The Bridgeport Wood Refinishing Company and Silex Mills had a plant on the eastern side of Route 7, north of the Branchville train station, and a much larger one at the intersection of Branchville Road and Route 7 along the newly built branch line into Ridgefield. The company ground quartz into powder to be used in paints and stains, as well as producing abrasives for polishing and other products. Stone came from quarries in the Branchville area, but some came in by train to the company's . . . — Map (db m31966) HM
Connecticut (Fairfield County), Ridgefield — Rev. Thomas Hawley House
This house is the Oldest in Ridgefield ----------- Built in 1713 --- by --- Rev. Thomas Hawley First Pastor and Town Clerk — Map (db m32000) HM
Connecticut (Fairfield County), Ridgefield — 28 — Ridgebury – George Washington Slept HereRidgefield, Connecticut — The Museum in the Streets
Ridgebury, "The New Patent," was one of the last land purchases made by the Proprietors. Tradition says that the First Congregational Church in Ridgebury had its beginnings in the "New Patent Meeting House" as early as 1738. In 1768 the congregation voted to construct a new church, which was completed in 1769. Services at the Episcopal Church in Ridgebury began at the same time as those in Ridgefield, often sharing the same minister. The building continued to be used, except for the . . . — Map (db m32052) HM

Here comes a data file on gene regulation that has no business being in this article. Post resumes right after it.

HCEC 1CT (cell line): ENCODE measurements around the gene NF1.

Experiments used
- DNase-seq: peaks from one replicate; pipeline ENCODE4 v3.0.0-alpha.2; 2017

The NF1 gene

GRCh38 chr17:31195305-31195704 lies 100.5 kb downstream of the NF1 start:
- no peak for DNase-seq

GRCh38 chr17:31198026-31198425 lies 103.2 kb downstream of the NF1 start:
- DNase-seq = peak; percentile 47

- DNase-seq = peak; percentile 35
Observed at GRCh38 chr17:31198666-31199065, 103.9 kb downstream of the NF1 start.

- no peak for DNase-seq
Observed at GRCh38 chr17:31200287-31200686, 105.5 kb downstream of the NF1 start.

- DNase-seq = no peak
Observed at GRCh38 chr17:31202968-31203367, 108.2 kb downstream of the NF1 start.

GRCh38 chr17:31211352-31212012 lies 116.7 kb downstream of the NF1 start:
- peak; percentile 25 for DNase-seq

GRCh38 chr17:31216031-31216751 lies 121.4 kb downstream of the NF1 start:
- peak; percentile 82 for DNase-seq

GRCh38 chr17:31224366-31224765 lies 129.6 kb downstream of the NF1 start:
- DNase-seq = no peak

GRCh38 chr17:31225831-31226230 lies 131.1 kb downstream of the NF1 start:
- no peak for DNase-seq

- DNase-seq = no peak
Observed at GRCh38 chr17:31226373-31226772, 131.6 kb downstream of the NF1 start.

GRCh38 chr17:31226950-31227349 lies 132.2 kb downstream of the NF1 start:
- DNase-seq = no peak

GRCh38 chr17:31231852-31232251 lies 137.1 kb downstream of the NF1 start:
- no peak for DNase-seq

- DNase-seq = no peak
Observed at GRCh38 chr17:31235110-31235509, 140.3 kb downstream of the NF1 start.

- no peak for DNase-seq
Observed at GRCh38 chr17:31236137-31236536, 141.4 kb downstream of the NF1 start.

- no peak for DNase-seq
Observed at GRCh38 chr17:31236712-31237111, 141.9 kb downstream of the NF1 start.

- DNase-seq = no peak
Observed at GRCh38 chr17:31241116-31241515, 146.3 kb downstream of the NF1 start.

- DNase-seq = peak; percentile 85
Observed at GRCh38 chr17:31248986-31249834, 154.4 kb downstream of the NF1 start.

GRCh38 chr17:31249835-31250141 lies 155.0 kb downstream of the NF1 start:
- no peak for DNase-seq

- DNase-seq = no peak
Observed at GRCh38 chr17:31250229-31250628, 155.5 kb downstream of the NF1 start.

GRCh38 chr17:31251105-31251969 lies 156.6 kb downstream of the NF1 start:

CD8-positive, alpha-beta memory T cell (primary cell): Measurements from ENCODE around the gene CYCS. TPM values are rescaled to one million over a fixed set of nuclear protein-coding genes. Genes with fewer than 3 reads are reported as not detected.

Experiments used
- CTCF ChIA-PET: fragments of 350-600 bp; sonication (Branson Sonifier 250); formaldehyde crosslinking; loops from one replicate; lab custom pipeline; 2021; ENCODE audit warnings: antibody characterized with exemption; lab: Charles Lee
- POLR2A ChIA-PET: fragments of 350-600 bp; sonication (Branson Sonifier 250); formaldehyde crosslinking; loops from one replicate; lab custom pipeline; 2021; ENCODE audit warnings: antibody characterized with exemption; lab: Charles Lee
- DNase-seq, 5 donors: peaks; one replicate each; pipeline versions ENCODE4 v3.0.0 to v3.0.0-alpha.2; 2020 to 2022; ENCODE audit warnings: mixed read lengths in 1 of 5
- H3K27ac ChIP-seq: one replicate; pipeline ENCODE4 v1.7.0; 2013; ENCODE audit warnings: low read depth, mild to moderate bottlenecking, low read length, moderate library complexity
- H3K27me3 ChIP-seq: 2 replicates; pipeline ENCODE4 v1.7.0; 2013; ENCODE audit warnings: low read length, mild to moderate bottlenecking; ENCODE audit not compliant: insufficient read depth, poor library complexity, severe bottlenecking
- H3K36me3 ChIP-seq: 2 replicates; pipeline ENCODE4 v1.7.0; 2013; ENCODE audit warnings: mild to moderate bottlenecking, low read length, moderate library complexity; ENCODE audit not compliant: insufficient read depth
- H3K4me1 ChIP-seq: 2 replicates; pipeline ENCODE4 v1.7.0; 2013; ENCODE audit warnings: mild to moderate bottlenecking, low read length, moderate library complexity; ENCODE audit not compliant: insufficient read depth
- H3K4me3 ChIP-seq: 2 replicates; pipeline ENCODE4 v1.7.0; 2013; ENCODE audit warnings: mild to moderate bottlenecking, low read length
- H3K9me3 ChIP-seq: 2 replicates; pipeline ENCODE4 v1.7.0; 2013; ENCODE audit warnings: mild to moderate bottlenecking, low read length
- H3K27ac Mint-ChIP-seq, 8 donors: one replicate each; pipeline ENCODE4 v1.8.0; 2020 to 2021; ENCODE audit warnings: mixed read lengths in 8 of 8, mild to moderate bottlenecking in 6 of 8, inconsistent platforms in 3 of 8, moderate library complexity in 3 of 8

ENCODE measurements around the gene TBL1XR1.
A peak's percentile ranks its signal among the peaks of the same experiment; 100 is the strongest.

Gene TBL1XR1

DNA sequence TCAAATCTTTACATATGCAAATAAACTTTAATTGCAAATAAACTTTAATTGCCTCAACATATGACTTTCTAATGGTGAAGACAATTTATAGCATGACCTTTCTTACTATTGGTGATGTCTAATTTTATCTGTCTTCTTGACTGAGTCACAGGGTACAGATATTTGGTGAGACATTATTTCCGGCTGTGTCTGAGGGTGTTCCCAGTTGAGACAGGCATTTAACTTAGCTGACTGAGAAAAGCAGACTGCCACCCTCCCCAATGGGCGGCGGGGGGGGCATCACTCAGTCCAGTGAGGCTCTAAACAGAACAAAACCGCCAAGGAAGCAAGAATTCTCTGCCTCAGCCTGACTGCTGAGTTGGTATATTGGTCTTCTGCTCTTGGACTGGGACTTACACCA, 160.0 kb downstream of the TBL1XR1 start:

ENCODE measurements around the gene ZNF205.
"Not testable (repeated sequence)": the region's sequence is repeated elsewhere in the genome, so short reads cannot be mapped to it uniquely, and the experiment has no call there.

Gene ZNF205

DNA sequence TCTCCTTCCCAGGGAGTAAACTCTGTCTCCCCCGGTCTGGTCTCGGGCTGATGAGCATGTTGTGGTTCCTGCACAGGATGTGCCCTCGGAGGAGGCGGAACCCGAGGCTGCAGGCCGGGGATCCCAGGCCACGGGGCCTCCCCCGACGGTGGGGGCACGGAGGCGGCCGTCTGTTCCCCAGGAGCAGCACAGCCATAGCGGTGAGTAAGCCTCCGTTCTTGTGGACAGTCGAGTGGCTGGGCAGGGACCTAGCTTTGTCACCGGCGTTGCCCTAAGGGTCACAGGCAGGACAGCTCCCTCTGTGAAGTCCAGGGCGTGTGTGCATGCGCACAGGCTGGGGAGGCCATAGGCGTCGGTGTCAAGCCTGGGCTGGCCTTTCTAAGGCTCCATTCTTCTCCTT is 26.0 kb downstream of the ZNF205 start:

Connecticut (Fairfield County), Ridgefield — Ridgebury Congregational Church
Gathered       Built 1760            1851 This property is listed in the National Register of Historic Places by the United States Department of the Interior < Second Plaque: > Connecticut Washington – Rochambeau Revolutionary Route 1780 - 1782 — Map (db m23423) HM
Connecticut (Fairfield County), Ridgefield — Ridgefield
This town was founded in 1708 by a group of families from Norwalk who purchased twenty thousand acres from the Ramapoo Indians for one hundred pounds sterling. They were aided by John Copp, a surveyor, who explored the land now lying between High Ridge and East Ridge and recommended it as a promising agricultural area, suitable for settlement. In 1777 at the Battle of Ridgefield, Colonial militia fought British and Hessian troops returning from a raid on American military stores in Danbury. . . . — Map (db m23409) HM
Connecticut (Fairfield County), Ridgefield — Ridgefield Veterans Memorial